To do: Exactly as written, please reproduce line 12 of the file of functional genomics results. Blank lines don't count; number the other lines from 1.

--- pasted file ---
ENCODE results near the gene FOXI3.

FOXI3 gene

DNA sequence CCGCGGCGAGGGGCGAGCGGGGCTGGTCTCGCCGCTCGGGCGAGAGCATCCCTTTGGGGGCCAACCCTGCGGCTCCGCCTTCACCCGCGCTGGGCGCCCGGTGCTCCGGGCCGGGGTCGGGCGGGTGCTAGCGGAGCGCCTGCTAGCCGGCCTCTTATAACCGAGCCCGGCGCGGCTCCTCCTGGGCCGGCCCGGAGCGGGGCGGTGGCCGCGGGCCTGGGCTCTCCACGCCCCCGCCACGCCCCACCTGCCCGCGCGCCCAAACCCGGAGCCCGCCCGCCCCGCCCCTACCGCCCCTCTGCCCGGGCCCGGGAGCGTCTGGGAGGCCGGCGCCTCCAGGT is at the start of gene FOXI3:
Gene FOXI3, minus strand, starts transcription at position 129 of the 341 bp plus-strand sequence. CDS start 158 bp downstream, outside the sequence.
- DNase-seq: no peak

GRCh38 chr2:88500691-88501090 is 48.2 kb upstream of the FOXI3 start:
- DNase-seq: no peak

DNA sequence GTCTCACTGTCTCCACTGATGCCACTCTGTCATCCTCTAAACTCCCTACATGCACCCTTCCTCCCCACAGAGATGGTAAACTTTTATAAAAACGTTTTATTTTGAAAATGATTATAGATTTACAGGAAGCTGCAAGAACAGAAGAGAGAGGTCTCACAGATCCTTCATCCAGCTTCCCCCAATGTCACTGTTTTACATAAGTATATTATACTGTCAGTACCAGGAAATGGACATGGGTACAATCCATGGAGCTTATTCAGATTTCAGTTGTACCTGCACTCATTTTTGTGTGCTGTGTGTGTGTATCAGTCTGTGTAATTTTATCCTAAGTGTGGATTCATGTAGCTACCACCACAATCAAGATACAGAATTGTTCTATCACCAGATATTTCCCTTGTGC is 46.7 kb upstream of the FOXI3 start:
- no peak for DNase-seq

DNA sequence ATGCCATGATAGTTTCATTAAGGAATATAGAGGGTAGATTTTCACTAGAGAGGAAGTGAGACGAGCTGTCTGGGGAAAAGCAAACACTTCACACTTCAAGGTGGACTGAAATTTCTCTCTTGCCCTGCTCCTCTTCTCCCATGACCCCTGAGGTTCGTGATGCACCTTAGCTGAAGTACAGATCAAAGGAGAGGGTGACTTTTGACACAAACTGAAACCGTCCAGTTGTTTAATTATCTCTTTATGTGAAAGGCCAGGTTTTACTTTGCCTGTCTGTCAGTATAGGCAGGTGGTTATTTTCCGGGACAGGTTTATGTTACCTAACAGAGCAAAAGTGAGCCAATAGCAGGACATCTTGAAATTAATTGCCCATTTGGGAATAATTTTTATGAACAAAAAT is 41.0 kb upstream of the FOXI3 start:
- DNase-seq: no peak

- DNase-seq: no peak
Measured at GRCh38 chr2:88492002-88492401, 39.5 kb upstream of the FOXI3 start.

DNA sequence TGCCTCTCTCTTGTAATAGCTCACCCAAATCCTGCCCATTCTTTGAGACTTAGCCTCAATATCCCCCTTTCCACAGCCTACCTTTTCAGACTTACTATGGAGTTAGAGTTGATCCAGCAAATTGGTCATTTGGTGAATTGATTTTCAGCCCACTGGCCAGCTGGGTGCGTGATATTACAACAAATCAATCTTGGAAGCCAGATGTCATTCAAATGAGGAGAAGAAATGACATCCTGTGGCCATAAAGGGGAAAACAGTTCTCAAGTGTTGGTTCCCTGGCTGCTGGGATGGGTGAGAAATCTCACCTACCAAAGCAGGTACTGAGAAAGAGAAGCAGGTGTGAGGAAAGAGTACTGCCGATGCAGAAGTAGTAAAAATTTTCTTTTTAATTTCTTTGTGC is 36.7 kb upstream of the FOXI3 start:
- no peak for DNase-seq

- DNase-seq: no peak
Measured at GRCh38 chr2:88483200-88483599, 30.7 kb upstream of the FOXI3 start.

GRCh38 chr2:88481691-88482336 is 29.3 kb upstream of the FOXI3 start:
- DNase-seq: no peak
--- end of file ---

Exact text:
- DNase-seq: no peak